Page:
Hamilton

Port authority wants your input on plan to turn Fisherman's Pier into a public space

Decades ago it was an amusement park, not the Hamilton-Oshawa Port Authority is looking for ways to turn Fisherman's Pier into a place where people will want to gather.

Spokesperson says site that used to host amusement park is a 'diamond in the rough'

The Hamilton-Oshawa Port Authority is asking for the public to weigh in on its plans to redevelop Fisherman's Pier. (Hamilton-Oshawa Port Authority)

The Hamilton-Oshawa Port Authority (HOPA) is looking to transform the gravelly wasteland that is Fisherman's Pier into the kind of place where people will want to gather — and they're looking for public input.

"We think there's a lot of potential but it's clearly under-utilized now with a lot of gravel areas, overgrown vegetation," explained Larissa Fenn, HOPA's director of public affairs.

"We think it's sort of a diamond in the rough down there with a lot of potential."

The port authority is hoping to hear from the community and has launched an online tool mapping out different zones around the pier and encouraging people to think about what they would want to see.

For decades the area surrounding the Hamilton Harbour shipping channel has gone under-utilized, Fenn added, although thousands of cyclists and pedestrians pass through it while using the Waterfront Trail.

Now the idea is to turn it into a people place, complete with landscaping, better benches, some shade and amenities for people who still use the waterfront area to cast a fishing line, said Fenn.

Providing the basics for some recreational arts and culture programming such as the lighting and power access needed for a pop up markets using shipping containers is another possibility.

"We're not imagining big developments there," said Fenn. "We see it as primarily a seasonal space for … pedestrian and cyclist traffic that's passing by anyway."

A past as an amusement park

The pier and surrounding beach strip do have a history as a place where people got together to have fun.

Ward 5 Councillor Chad Collins said he's among the Hamiltonians that may remember when the area was home to an amusement park.

The beach strip near Fisherman's Pier used to be home to an amusement park. (Hamilton-Oshawa Port Authority)

He said his office has fielded calls from people asking about increasing public access to the area for years.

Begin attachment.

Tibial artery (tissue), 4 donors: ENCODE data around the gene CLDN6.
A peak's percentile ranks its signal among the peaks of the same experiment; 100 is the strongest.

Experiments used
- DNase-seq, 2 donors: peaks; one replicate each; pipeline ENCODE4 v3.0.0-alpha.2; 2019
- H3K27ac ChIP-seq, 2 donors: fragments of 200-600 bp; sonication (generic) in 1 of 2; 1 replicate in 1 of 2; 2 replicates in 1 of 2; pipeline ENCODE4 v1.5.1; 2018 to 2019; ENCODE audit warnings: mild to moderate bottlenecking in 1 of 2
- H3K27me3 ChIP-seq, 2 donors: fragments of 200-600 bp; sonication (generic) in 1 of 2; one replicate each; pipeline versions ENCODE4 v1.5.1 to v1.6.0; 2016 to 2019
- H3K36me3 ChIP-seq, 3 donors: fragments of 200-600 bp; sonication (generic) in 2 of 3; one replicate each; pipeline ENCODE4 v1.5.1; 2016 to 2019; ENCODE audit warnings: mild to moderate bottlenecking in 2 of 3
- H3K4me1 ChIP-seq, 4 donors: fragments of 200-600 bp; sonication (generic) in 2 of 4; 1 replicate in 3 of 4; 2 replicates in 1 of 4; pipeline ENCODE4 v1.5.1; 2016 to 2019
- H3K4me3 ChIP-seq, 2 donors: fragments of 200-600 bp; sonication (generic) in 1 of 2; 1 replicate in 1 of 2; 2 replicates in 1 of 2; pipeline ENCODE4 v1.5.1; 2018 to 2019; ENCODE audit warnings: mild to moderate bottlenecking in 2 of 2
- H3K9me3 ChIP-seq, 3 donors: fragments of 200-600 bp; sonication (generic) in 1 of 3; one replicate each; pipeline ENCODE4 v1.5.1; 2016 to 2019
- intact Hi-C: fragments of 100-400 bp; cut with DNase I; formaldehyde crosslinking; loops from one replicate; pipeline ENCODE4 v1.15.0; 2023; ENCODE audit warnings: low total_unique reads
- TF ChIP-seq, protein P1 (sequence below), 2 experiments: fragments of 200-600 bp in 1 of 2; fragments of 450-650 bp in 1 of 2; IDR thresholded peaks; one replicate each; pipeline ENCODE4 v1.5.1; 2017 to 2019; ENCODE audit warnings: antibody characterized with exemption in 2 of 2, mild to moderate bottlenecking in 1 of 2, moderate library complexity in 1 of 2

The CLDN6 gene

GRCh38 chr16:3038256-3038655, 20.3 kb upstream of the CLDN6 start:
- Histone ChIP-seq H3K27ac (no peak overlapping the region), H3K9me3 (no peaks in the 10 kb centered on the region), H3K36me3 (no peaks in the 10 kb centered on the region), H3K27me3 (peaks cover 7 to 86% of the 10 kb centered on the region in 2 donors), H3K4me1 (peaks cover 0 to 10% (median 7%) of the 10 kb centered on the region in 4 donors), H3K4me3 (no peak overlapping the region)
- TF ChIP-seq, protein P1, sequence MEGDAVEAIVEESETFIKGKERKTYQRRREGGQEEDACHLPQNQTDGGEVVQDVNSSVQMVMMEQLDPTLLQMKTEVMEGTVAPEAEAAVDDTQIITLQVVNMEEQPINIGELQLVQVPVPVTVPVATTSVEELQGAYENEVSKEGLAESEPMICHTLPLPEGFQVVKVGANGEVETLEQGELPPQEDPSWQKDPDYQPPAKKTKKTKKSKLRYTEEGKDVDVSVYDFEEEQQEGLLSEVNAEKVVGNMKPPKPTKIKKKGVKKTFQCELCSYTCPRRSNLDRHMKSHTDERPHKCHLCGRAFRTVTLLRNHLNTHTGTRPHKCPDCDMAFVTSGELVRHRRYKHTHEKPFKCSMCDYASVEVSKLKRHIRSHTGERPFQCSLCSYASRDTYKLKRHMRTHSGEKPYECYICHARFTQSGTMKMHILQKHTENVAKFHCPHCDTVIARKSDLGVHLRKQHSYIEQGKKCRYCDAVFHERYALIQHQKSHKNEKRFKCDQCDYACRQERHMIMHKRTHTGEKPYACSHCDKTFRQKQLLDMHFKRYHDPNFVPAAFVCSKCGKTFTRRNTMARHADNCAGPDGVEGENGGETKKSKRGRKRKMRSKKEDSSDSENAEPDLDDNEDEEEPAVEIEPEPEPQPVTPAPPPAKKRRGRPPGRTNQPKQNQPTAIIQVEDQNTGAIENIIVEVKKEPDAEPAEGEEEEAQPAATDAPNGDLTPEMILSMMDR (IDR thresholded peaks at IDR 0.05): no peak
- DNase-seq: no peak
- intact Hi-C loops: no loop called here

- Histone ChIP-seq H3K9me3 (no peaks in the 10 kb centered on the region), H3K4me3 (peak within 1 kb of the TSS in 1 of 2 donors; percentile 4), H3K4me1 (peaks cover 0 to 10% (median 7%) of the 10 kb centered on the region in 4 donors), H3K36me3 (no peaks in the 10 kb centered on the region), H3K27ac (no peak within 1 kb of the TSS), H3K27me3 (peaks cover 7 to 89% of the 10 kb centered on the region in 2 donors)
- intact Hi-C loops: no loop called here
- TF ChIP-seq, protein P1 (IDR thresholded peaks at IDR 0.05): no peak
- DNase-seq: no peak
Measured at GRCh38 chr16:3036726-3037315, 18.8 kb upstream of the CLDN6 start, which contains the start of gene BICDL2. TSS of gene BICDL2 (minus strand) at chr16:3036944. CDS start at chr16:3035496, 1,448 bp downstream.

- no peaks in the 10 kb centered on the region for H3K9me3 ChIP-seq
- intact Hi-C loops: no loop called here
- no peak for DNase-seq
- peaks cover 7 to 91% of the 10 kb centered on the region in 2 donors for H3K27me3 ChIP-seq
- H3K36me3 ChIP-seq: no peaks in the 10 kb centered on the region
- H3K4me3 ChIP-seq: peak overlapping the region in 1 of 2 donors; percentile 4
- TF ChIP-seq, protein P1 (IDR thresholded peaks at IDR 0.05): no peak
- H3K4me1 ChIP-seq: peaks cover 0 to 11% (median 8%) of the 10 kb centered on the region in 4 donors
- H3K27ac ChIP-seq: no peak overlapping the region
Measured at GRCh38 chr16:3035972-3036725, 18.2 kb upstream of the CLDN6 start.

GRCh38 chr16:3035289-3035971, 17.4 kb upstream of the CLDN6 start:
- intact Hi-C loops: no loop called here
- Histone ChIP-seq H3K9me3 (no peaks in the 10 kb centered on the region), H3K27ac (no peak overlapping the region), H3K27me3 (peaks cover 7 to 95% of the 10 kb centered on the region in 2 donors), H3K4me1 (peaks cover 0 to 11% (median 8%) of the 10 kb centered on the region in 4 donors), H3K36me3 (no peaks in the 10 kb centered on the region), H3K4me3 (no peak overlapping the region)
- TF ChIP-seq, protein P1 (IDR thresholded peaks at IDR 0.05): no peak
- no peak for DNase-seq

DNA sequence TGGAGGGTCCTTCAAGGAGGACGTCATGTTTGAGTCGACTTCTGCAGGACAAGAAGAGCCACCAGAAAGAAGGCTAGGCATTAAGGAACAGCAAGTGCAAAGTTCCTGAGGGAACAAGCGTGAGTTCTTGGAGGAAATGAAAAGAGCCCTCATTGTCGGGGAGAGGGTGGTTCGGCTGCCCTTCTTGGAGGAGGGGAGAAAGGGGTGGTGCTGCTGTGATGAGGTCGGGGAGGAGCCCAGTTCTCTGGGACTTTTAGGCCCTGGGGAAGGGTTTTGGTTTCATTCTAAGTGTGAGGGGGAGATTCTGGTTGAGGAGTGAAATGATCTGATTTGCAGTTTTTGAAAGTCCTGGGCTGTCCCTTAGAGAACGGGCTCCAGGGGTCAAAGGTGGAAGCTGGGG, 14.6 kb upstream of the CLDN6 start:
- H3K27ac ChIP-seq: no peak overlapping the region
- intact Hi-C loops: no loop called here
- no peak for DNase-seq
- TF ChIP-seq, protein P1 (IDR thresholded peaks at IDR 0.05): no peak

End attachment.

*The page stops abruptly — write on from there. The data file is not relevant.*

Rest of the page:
"If you're down on site right now, underneath the lift bridge or on the pier there are a lot of signs that suggest you shouldn't be there."

But while there's no doubt people want to make better use of the pier, Collins pointed out safety needs to be taken into consideration.

The councillor said he's seen pictures of the pier at certain times of year where it's almost completely covered in water from waves or high lake levels.

Fenn said the port is aware of the limitations to the site, saying its focus is on providing something for the summertime when the pier is at its best.

"It gets pretty wicked down there in the winter," she noted.

An outbuilding along Fisherman's Pier was coated in oddly-shaped icicles in January this year. (Dan Taekema/CBC News)

Collins said one other safety consideration is the risk of items flying off vehicles motoring above on the skyway.

"They've seen everything from coolers to tires to you name it," said Collins. "If it's coming down from that height at that kind of speed it can do some damage, not only to personal property, but to people."

Still, the councillor said he also see the pier's potential, especially if some of the fences, warning signs and barriers can be removed to make it more inviting.

"It's a great location. It's right on the water, you're on the canal, there's a lot of open space there," he explained. "I think whatever the port can do with federal partners to make that more of a people place and more inviting is a positive step."

Getting up close to big boats

Both the councillor and port representative said one thing that makes the pier special is the chance it offers for residents to get up close and personal with the massive ships that use the city's port, as well as Hamilton's maritime history, including the beach canal lighthouse.

To that end, the port says the project at the pier would include gateway signs on Eastport Drive to showcase the port, the commodities that ship through it and the part they play in the city's economy.

The port is also offering a public walkabout at the site at 10 a.m. on Sunday September 29.